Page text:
I live in New York now, and I can't tell you what a relief it is for me to live in a chigger-free zone. In fact, it has occurred to me that the absence of chiggers in New York may have something to do with why New Yorkers are always saying how refreshingly unneurotic Midwesterners are: Most of the Midwesterners New Yorkers meet are those who have moved to the Northeast from the Midwest and who are therefore so relieved to be in a place where they can walk in high grass in August that they sail blissfully past the ordinary trials of life.
My wife wondered why she had never heard of chiggers before. That's easy: A lot of people who spent childhood summers in the Midwest have blocked chiggers out of their memories. They'd simply rather forget. I often come across passages in books by Midwesterners describing those hot, lazy August evenings spent in a Midwest back yard, sipping lemonade and chasing lightning bugs. Lightning bugs! Nobody cares about lightning bugs. All of that lightning bug talk is just a way of avoiding the subject of chiggers. People who write lyrical descriptions of summer evenings can't bear to write about what's lurking in the grass, no bigger than the point on a very small pin. They can't stand to think about the tension of facing an enemy that cannot be seen and may not even be out there.
I don't blame the writers of those passages. There have been times when I've tried to blot out memories of the vacant lot next to my Cousin Kenny's house. What the Serengeti is to lions and the Atchafalaya Basin spillway is to crawfish the vacant lot next to my Cousin Kenny's house was to chiggers. I know what you're thinking: Why didn't he simply stay away from the vacant lot next door to his Cousin Kenny's house?
Fine. You're right, of course. I should have simply stayed away. I knew perfectly well that there was no way to protect yourself from chiggers. Protective clothing? Chiggers scoff at protective clothing. (A chigger scoff cannot be heard by the human ear.) Chiggers, in fact, like the most protective parts of protective clothing. They often bite along elastic. They burrow inside. They like soft spots. They love warm spots. They crave creases.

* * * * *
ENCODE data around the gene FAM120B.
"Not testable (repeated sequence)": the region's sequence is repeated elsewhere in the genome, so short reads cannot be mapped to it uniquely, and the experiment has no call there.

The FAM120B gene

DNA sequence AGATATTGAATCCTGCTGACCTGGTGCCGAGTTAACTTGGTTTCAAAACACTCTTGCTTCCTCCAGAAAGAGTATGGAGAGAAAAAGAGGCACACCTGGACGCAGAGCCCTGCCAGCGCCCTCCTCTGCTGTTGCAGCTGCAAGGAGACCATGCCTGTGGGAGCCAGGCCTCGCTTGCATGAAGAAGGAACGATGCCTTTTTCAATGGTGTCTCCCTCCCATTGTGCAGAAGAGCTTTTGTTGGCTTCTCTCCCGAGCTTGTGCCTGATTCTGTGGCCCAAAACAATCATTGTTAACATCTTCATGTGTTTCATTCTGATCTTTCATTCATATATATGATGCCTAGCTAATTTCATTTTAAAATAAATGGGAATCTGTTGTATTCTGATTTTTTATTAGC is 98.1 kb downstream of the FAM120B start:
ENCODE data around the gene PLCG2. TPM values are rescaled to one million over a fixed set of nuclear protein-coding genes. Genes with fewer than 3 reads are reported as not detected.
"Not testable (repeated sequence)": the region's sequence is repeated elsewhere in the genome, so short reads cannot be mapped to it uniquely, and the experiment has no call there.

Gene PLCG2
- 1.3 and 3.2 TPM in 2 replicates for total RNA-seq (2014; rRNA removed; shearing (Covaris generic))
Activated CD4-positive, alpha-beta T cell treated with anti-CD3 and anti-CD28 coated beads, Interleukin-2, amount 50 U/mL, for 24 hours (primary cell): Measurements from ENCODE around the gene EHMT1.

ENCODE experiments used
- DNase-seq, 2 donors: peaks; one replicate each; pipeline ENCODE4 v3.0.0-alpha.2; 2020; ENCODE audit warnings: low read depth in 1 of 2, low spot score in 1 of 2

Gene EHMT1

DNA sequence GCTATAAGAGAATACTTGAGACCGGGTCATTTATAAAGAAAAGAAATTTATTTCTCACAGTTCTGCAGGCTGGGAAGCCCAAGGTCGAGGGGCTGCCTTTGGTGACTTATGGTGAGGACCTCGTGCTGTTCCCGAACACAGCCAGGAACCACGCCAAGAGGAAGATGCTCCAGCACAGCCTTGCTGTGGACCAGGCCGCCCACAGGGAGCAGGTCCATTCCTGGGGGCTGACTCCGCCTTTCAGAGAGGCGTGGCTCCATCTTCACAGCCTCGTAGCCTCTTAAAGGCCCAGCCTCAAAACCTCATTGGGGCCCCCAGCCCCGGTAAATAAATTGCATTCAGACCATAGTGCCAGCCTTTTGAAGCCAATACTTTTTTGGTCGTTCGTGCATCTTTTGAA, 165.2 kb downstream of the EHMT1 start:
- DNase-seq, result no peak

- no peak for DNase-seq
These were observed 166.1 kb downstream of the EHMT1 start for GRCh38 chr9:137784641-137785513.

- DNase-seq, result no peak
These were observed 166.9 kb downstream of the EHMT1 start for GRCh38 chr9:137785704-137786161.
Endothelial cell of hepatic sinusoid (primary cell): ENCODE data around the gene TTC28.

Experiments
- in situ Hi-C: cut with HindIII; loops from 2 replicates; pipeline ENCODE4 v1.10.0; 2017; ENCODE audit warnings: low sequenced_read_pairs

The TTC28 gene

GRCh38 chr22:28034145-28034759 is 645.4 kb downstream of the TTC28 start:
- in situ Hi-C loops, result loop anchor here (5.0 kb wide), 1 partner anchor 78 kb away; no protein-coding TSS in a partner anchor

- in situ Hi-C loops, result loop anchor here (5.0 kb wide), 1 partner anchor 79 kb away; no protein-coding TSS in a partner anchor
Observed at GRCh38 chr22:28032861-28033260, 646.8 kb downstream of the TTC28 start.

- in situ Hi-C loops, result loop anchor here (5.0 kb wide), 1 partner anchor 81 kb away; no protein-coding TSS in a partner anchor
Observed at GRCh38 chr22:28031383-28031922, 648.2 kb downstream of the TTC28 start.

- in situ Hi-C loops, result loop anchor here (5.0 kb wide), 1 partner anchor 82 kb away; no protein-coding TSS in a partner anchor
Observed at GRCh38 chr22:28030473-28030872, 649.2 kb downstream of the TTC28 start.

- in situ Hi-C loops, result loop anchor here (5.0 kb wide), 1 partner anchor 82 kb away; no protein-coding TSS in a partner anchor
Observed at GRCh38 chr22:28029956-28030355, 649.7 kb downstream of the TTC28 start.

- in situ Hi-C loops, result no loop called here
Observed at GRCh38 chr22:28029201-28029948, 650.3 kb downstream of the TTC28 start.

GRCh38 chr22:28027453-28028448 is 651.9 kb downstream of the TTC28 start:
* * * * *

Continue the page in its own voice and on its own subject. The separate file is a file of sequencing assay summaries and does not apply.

But I knew all of that then. I knew that scratching could mean infection and infection could mean spending hot summer days lying in bed, waiting for the swelling to go down. Why did I go into the vacant lot? Well, there was a lot of good stuff there. At this point, I can't remember just what, but I do remember there was a lot of good stuff. And there were no chiggers in sight. Why not risk it? There we went -- my Cousin Kenny and I, walking into the vacant lot on a steamy July afternoon. There we went -- two vertebrates, about to have our blood sucked by six-legged mite larvae. Dummies!
You're thinking that even if we got a lot of chigger bites we could simply put something on them to make them stop itching. Wrong! I've said again and again what would stop the itch of a chigger bite: amputation, sometimes. Not that we didn't try all sorts of remedies. During my childhood, summertime in Kansas City was a frenzied, doomed search for chigger nostrums. The one I remember best was something that came in a tiny square bottle and had a name like ChiggeRRid. It had a lot in common with clear fingernail polish. For all I know, it was clear fingernail polish. When you applied it, a sort of crust was formed on top of the chigger bite.
I remember when it first came out. A miracle cure! I was at Boy Scout camp at the time -- Camp Osceola, B.S.A. Somehow, we got the word about ChiggeRRid. My mother assured me that she would bring me a supply when she came to Osceola for visiting day, and when my comrades heard that, they all put in an order. There was my mother, like someone with a fistful of Portuguese visas as the Nazi armies neared Paris. She was surrounded by desperate Boy Scouts who were clamoring for their tiny square bottles.
ChiggeRRid didn't work, of course, at least not in my case. I painted it on dutifully. I spent a lot of time sharing scientific theories about how it would stop the itching by shutting off the oxygen. (We knew that a lack of oxygen could stop burning. Why not itching?) But it didn't work. I was still up all night with chigger bites -- the only difference being that the crusts on my skin made a slight crackling sound as I tossed and turned in my bunk. The bites continued to itch. And itch. The itch was horrible, made more agonizing by the knowledge that it was just short of eternal. I just realized that I'm not quite ready to deal with the morbid fear issue. Maybe later.
Calvin Trillin is a staff writer for the New Yorker and writes a syndicated column called "Uncivil Liberties."